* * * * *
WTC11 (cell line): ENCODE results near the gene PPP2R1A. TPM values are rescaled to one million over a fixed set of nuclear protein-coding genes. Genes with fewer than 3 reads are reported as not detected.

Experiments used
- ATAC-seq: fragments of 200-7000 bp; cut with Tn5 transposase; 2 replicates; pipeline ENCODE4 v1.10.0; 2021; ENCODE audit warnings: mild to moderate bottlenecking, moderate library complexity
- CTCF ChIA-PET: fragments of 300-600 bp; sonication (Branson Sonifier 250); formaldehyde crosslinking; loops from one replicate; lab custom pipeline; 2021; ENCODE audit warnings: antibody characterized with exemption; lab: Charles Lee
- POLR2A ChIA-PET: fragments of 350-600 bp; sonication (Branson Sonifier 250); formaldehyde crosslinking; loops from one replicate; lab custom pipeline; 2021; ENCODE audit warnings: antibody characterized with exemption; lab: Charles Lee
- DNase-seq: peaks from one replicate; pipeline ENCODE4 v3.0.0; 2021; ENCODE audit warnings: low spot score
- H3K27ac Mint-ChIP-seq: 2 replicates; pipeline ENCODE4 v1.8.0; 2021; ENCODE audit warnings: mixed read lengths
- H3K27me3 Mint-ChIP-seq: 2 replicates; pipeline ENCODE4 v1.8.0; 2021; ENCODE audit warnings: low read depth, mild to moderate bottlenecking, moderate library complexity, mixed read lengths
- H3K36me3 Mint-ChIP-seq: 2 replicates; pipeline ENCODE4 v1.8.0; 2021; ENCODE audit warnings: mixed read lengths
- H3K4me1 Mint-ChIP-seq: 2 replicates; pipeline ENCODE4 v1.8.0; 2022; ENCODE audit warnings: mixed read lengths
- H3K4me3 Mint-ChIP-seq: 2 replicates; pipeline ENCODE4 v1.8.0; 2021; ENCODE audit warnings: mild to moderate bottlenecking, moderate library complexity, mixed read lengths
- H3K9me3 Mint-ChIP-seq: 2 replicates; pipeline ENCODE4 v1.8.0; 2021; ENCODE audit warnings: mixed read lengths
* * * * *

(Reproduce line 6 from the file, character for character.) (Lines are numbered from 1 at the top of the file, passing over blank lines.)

- DNase-seq: peaks from one replicate; pipeline ENCODE4 v3.0.0; 2021; ENCODE audit warnings: low spot score